Handford Hall Farm, Hadleigh Road, Ipswich was selected and agreed as being an ideal location. At this time the area was not connected to the nearby railway main line. The government then rapidly financed a spur to be laid down to rectify the situation.
Unfortunately, when the Zeppelins attempted to attack the fleet at Harwich, they overshot the target and dropped their bombs on the factory instead.
After the war had finished the company constructed a new foundry and extrusion mill. This new plant helped to enable the company to output 200 tonnes of non ferrous product, per week, during the Second World War years of 1939 to 1945. This output in tonnage was not achieved again until 1965 and for that one year only.
Pre- 1939 the Handford works site manufactured products which were mostly of a specialist nature. A small amount of commercial brasses were produced but it was more commonly recognised for its manufacture of aluminium bronzes, high tensile bronzes, architectural bronzes, decorative silver bronzes, chill cast phosphor bronzes and white metal for bearings. During these years one of the most notable products made by the company was the immadium bronze bearing plates for the Sydney Harbour Bridge.
Throughout the Second World War large quantities of brass were used in munitions whilst the more complex alloys were manufactured for the aircraft and shipbuilding industries.
The use of coke for melting and heating purposes was rapidly replaced with new oil and electric powered units. Tooling manufacture, necessary for use in the extrusion process, was carried out using spark erosion techniques. Newer more modern cold drawing and finishing machines replaced older equipment which had been used effectively during the war years.
In the early 1960’s a brand new and much larger extrusion press of 2,000 tonnes capacity was installed by the side of the 1,500 tonne machine which had been used constantly from the early war years. The new press increased capacity and enabled production of a wider range of tubes, sections, coils and rods. In the marine and ship building industry, the use of outboard motors on small vessels saw a large increase in demand for high tensile brass and bronze shafts and tubes for stern gear assemblies, after the surge in orders following the second world war.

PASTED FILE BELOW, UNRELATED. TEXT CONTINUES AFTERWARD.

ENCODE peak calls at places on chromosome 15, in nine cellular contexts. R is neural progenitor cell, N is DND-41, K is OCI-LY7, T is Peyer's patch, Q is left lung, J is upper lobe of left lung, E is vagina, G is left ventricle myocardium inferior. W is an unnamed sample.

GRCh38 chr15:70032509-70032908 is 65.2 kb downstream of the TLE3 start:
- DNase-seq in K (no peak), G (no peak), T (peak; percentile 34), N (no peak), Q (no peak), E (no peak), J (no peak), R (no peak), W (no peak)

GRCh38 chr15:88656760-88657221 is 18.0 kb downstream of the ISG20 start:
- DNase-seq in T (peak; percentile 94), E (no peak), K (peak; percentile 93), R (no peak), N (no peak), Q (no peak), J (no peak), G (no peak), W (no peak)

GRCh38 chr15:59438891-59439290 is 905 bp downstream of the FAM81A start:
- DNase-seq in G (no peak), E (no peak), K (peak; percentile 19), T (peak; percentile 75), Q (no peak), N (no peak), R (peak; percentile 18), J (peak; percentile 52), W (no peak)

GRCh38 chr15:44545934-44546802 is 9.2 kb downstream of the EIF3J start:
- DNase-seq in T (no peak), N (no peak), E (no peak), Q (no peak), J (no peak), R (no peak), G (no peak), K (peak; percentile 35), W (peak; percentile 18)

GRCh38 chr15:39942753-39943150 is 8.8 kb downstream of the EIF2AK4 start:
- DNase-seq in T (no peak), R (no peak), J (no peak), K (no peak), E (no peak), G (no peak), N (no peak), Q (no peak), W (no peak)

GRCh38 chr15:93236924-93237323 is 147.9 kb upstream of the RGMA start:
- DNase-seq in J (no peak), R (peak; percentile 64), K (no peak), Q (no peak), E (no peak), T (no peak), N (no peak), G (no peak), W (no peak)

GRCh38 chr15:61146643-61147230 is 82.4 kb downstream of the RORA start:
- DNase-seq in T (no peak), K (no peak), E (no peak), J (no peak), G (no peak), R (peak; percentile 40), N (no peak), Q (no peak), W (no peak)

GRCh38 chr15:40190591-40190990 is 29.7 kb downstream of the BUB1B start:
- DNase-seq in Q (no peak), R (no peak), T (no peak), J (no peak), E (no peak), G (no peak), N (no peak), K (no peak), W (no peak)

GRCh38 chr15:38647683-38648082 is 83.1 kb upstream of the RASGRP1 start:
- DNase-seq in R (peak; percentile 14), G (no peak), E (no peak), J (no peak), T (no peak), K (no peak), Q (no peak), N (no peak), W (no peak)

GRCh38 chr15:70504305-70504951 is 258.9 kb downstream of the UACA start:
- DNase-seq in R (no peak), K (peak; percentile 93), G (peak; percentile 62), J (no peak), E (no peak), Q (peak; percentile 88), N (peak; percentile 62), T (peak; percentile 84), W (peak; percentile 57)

The cold war maintained the requirement for large defence budgets. The company regularly tendered for Admiralty contracts which on most occasions it won. This involved producing large quantities of naval brass, high tensile bronze and aluminium bronze rod to be used in the construction of a large number of non-magnetic mine sweepers.
A very large and prestigious project, in which the company was involved in from its original inception, was the huge programme of coastal and estuarial sea defences and tidal control in Holland. The Dutch Rijkwaterstaat planned a progressive construction scheme which would be spread over many years involving the installation of gigantic sluices and other control systems which would require large amounts of special aluminium/ nickel / iron bronze sections. This is a very difficult metal to produce in simple bar form. The heavy and complex shapes required in the project posed many problems. A result of this work was the use of one of the first extrusion dies to produce a very long length of one of the sections in the same alloy which was incorporated in an important church repair project in the city of Norwich.
1969 The wrought metals division of Manganese Bronze was sold to Delta. The Delta Metal Company decided early on after the acquisition, that the path to follow for this company was in special alloys. This was a return back to early philosophy of the business. The company could not viably compete for high volume large orders in copper zinc brasses. More demanding defence and aerospace standards along with the advent of nuclear power meant that material specifications were becoming more onerous.
The company is now certified by the world’s aircraft manufacturers for the supply of copper based alloys. Quality assurance and excellent customer service are paramount for this application. In the 1960’s ten per cent of customers demanded certification, now well over ninety per cent of all products have material samples tested to destruction in order to produce a certificate of conformity to comply with the most demanding material standards. To help meet some of these physical properties, the company installed heat treatment furnaces which were specially designed and built to produce the controlled conditions required. The 1980’s and 90’s saw the business specialise even further into exotic based alloys.
At the end of 1998 the Delta Group sold the company to Cerro Metal Products part of The Marmon Group of companies based in Chicago.